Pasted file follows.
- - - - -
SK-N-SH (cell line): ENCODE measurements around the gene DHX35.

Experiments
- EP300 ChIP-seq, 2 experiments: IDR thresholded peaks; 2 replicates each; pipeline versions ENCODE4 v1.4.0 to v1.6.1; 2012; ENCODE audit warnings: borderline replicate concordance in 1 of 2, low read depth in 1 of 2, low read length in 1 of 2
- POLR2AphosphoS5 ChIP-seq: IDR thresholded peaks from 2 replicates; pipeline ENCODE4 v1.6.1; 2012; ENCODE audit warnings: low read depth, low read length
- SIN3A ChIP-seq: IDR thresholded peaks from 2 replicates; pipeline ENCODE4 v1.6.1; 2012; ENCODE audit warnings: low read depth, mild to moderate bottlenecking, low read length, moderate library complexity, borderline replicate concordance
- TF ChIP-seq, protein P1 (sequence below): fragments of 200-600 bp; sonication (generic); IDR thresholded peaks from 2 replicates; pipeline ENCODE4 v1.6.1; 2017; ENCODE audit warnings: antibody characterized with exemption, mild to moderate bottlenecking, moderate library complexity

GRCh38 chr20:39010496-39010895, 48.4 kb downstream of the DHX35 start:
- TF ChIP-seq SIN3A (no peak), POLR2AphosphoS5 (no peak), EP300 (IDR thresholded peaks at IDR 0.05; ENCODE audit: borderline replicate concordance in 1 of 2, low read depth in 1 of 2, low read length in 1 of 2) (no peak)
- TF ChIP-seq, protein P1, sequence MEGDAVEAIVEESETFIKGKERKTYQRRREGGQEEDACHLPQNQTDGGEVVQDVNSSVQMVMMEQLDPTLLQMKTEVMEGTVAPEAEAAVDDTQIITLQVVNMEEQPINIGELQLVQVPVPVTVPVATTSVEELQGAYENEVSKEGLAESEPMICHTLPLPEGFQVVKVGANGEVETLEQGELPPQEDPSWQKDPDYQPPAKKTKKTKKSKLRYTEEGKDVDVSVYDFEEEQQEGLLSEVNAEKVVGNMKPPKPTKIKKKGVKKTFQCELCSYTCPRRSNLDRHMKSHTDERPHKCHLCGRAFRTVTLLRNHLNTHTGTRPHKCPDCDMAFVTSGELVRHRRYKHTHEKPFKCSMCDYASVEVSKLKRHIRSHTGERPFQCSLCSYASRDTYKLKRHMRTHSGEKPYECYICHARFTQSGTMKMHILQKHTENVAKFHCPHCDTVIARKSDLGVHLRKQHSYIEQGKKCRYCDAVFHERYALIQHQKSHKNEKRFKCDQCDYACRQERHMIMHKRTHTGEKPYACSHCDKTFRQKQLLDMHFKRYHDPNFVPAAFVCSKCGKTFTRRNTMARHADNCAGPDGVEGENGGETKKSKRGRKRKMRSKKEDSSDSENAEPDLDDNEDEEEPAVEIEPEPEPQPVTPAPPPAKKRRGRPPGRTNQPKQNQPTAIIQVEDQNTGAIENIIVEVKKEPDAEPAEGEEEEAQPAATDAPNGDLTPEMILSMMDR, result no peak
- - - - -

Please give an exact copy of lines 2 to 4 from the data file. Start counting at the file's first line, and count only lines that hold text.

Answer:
Experiments
- EP300 ChIP-seq, 2 experiments: IDR thresholded peaks; 2 replicates each; pipeline versions ENCODE4 v1.4.0 to v1.6.1; 2012; ENCODE audit warnings: borderline replicate concordance in 1 of 2, low read depth in 1 of 2, low read length in 1 of 2
- POLR2AphosphoS5 ChIP-seq: IDR thresholded peaks from 2 replicates; pipeline ENCODE4 v1.6.1; 2012; ENCODE audit warnings: low read depth, low read length